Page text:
The original reasons to exist may be going away. Many schools were established to train teachers or clergy for the nearby region. Transportation has made it easy to go to a regional school. A lot of denominations are seeing a reduced supply of seminarians, and little willingness to subsidize the schools. Switching the program to criminal justice and nursing (fields with rural and small-town jobs) isn't going to be competitive for many of those.




polly_mer

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Re: Colleges in Dire Financial Straits
« Reply #164 on: September 17, 2019, 06:11:34 AM »
The original reasons to exist may be going away. Many schools were established to train teachers or clergy for the nearby region. Transportation has made it easy to go to a regional school. A lot of denominations are seeing a reduced supply of seminarians, and little willingness to subsidize the schools. Switching the program to criminal justice and nursing (fields with rural and small-town jobs) isn't going to be competitive for many of those.

In addition, getting faculty for criminal justice and nursing is much, much more expensive than getting comparably qualified humanities faculty willing to live in the hinterlands.  It's possible to get criminal justice faculty who earned a master's degree along the way and retire after their 20 years on the force.  However, those folks are much less likely to be enthusiastic about shared governance and many of the more academic parts of being a faculty member at a small college.  Those folks often want to interact students and profess in the classroom; those folks may even be good public speakers with public writings.  But, the retired police officer is seldom a pedagogy guru or particularly interested in any discussions related to general education other than a bland assertion that a good general education program is very useful to the average person.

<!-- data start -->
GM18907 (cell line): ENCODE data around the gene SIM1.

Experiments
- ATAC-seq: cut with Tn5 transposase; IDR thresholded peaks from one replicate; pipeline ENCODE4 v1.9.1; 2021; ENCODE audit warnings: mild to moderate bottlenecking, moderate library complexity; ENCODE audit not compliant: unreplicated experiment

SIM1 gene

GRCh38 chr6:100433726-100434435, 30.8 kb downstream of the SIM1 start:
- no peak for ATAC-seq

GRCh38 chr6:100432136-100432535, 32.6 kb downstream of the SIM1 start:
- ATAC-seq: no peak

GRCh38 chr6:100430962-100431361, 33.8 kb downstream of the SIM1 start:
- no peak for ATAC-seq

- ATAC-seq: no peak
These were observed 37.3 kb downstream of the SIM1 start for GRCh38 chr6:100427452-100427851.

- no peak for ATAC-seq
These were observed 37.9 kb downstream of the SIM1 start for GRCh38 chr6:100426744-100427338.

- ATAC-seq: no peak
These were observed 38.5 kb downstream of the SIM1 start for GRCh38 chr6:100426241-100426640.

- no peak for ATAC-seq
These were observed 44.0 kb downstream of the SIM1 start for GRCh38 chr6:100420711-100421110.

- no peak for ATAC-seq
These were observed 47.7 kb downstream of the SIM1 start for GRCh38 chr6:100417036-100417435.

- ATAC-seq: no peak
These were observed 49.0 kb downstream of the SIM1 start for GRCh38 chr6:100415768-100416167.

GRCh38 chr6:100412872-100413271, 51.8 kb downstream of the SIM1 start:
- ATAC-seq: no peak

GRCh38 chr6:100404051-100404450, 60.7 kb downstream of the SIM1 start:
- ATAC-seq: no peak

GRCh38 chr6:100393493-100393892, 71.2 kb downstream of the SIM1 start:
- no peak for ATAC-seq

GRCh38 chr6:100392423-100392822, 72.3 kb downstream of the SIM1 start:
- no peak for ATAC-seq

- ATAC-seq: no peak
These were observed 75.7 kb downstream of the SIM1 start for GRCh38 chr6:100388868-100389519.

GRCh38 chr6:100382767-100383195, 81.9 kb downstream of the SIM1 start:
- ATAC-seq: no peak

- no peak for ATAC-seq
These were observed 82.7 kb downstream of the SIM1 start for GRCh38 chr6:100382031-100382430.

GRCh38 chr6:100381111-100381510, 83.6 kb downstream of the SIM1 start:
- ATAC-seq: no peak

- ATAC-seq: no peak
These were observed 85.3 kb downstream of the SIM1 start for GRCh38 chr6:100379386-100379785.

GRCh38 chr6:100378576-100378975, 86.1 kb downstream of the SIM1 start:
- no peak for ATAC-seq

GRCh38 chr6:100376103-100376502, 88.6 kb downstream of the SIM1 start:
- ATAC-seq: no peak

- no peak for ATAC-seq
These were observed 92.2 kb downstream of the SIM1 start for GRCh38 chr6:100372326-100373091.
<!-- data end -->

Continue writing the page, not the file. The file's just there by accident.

Nursing is just plain expensive to run.  In addition to the graduate-trained faculty having many options and generally commanding market rates that are often double the rate for a humanities assistant professor at the same institution, the equipment has to remain state-of-the-art and arrangements have to be made for practicums with local hospitals.  Only so many practicum slots exist at any given hospital (after all, education is not the primary purpose of a small, rural hospital) and each practicum has a very low limit (often 5-8 students) based on a student/supervising faculty ratio for the good of the patients so the number of nursing faculty is usually much higher for a given number of students than almost any other program on campus.  Yes, that's correct: the most expensive faculty also have the smallest class sizes and also need to maintain an affiliation with a local hospital to ensure they can supervise practicums.
Do whatever you want--I'm just the background dancer in your show!